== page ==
Like Hamilton cast members on Mike Pence, holiday shows are swarming Chicago-area theaters. We review eight of them here, and there are more to come next week. —Tony Adler
A Charlie Brown Christmas Eric Schaeffer’s stage adaptation of the iconic 1965 animated Peanuts special for kids’ company Emerald City Theatre amounts to little beyond transcribing the dialogue verbatim, with little regard for how it might play live onstage. Turns out, awfully clumsily. Director Ann Filmer’s cheery cast struggle to find the sort of timing that might give 45 minutes of well-worn bits and halfhearted dance numbers a sense of momentum. The de rigueur holiday sing-along at the end is fun, although a rousing “Hanukkah, Oh Hanukkah” is bizarre after the show’s hyper-Christian message. —Justin Hayford
It’s Christmas, Goddamnit! It’s Christmas at the Jameses’ house, and things couldn’t be worse. Dad and the next-door neighbor are newly, secretly married. Their adult children—all basket cases—are so far none the wiser, but it’s only a matter of time before the secret’s out and everyone’s at each other’s throats. None of it is pretty. Going on four years now, the Annoyance Theatre’s annual holiday fracas is so rude, crude, and over-the-top that even Annoyance fans may be offended. On the positive side, the cast isn’t selling it as anything other than it is; this is straight-up family dysfunction and black (and blue) humor, grisly, obscene, and full of shock value. The downside is that it all wears thin pretty quickly, and the payoff is about as satisfying as finding a lump of coal in your stocking.
—Matt de la Peña
Miss Bennet: Christmas at Pemberley Written by Lauren Gunderson and Margot Melcon, this world premiere from Northlight Theatre picks up two years after the end of Jane Austen’s Pride and Prejudice and centers on another Bennet sister, bookish and solitary Mary, played with caustic wit by a sharp Emily Berman. Get past the uneven English accents and the very audacity of a Austen sequel and it’s a sweet, romantic holiday story in which two intellectuals move from traveling the world via maps and a magnifying glass into the unexpected adventure of falling in love. Erik Hellman is a bumblingly appropriate foil for Mary as Arthur de Bourgh (son of the novel’s snobbish Lady Catherine), who pulls out a notebook of canned responses whenever nervous and at a loss for words. —Marissa Oberlander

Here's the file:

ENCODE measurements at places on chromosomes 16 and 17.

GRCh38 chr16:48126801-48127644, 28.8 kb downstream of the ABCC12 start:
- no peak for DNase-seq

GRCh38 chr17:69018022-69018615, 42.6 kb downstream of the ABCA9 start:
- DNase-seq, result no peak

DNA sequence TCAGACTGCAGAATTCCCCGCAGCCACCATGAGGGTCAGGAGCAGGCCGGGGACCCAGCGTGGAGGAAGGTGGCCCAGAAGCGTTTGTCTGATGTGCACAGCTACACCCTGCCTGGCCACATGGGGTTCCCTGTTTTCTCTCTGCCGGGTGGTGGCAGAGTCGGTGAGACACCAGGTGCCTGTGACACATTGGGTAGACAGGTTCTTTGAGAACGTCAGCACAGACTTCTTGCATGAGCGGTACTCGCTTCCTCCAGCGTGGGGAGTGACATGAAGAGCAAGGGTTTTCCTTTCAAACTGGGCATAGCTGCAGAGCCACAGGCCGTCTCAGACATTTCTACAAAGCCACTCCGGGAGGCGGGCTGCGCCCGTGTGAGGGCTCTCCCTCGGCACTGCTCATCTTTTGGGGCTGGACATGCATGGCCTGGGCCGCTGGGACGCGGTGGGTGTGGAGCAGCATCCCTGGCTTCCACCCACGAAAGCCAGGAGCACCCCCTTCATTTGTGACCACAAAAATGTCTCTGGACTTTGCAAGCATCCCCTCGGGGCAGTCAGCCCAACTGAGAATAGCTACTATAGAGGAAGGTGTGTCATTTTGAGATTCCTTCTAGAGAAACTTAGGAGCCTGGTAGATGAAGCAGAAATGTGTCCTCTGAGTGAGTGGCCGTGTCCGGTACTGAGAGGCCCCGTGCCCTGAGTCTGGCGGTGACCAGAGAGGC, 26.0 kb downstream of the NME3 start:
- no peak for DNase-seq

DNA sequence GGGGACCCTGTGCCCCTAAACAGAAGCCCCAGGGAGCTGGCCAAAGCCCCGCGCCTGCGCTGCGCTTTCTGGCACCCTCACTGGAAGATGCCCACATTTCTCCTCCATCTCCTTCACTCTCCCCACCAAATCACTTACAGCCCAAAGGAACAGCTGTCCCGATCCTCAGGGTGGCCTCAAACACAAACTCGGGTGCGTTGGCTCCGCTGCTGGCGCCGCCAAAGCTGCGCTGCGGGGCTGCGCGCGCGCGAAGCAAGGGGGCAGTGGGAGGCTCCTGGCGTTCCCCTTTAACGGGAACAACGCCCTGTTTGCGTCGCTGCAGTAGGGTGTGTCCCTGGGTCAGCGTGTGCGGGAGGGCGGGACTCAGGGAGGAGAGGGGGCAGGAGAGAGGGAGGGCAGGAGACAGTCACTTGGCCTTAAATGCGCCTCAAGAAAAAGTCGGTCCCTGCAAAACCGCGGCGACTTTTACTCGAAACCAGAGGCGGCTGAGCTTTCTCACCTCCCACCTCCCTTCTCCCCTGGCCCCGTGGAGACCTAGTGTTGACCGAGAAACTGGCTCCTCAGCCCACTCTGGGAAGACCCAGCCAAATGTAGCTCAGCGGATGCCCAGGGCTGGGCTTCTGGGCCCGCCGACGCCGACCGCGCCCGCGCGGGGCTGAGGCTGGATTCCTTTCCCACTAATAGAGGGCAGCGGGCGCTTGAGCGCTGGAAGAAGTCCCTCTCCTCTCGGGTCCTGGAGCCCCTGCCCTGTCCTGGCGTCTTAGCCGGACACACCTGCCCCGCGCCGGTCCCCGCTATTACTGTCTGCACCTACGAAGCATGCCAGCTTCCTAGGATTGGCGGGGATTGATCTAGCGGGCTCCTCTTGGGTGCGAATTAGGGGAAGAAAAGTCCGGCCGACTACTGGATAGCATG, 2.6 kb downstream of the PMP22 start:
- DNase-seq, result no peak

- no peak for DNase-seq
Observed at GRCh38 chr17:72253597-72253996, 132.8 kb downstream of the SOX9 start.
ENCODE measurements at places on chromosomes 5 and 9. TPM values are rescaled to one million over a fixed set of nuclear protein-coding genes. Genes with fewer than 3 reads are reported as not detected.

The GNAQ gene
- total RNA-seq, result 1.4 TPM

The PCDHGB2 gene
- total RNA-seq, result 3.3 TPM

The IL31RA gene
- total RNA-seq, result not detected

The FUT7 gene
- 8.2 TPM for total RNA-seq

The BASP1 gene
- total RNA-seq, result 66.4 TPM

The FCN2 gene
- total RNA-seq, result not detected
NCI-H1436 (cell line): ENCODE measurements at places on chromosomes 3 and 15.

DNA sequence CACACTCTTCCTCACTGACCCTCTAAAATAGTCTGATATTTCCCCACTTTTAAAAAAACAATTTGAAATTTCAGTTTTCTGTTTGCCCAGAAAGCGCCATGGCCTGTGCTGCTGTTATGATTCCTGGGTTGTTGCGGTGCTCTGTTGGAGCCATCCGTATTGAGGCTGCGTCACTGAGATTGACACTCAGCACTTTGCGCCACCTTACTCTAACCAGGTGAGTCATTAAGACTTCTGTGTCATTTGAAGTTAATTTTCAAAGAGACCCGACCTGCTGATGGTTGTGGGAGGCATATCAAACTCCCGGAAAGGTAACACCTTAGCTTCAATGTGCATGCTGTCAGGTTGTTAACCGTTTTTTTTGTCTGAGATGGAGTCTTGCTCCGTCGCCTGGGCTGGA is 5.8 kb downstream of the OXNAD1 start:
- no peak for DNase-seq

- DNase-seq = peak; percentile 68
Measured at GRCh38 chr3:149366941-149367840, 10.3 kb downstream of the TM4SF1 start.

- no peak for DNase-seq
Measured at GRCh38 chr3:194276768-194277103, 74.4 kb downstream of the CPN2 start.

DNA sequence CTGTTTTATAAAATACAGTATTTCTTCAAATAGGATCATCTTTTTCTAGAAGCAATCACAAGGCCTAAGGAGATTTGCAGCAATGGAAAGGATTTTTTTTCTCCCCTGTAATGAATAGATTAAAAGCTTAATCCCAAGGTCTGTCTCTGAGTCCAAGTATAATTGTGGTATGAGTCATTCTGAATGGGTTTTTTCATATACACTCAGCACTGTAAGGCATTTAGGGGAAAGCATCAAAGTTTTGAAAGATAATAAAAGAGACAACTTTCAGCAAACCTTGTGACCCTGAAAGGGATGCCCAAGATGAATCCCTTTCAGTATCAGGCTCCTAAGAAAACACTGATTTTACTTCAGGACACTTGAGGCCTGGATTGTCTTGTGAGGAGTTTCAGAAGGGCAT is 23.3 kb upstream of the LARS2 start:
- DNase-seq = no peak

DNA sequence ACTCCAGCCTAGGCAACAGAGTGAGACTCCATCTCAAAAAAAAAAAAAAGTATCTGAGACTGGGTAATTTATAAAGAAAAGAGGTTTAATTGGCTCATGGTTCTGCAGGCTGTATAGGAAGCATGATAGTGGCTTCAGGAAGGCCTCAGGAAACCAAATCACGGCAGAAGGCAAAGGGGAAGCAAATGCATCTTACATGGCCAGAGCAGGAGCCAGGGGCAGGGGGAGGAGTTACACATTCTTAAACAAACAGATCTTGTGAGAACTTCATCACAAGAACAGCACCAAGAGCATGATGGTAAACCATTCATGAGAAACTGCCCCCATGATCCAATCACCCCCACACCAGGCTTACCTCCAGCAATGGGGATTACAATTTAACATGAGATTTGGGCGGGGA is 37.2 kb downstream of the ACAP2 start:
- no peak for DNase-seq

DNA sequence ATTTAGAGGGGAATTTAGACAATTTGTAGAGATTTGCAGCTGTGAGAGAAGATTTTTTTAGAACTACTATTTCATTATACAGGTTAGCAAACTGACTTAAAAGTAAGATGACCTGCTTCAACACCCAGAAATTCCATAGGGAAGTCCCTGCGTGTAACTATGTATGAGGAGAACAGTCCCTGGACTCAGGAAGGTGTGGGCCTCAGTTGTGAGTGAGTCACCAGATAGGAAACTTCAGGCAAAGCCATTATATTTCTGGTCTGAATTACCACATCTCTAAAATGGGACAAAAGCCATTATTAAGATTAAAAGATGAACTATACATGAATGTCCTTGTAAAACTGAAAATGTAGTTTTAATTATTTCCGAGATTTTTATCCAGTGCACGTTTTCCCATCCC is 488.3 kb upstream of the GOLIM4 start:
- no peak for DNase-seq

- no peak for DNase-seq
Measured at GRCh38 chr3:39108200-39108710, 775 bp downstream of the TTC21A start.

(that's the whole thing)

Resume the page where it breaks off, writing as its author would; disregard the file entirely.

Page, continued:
The Rip Nelson Holiday Spectacular Hell in a Handbag leans hard on its tried-and-true camp tropes in this drag parody of an early-80s variety show. A recovering alcoholic television host gets a second chance at glory a decade or so too late when he scores his former rival’s time slot. Steve Love’s production of David Cerda’s comedy makes solid use of a vocally formidable ensemble in frequent, often unironic musical numbers. It’s more questionable whether the jokes built on vintage celebrities are enough to sustain the rest for an hour and a half—the erstwhile Bruce Jenner is the target of some particularly groan-worthy material—but David Lipschutz’s off-kilter, hilariously sinister turn as magician Doug Henning is hilarious every moment he’s onstage. —Dan Jakes
The Snow Queen Not to be confused with Michael Barrow Smith’s frequently staged musical adaption, this 2013 holiday panto takes an even sillier, more playful approach to Hans Christian Andersen’s fable about a young girl on a mission to rescue her friend from a wicked sorceress. As with a lot of theater for young audiences, it’s not clear which age group it’s best suited for—older kids at the performance I attended didn’t seem particularly amused by the bumbling pratfalls and shtick, and the younger ones had little reaction to the onslaught of malapropisms, wacky accents, and puns. A handful of original musical moments by Jessica Puller and Arne Parrott create some theatrical whimsy, but it’s not until late in the 90 minutes that much gets visually interesting or adventurous. —Dan Jakes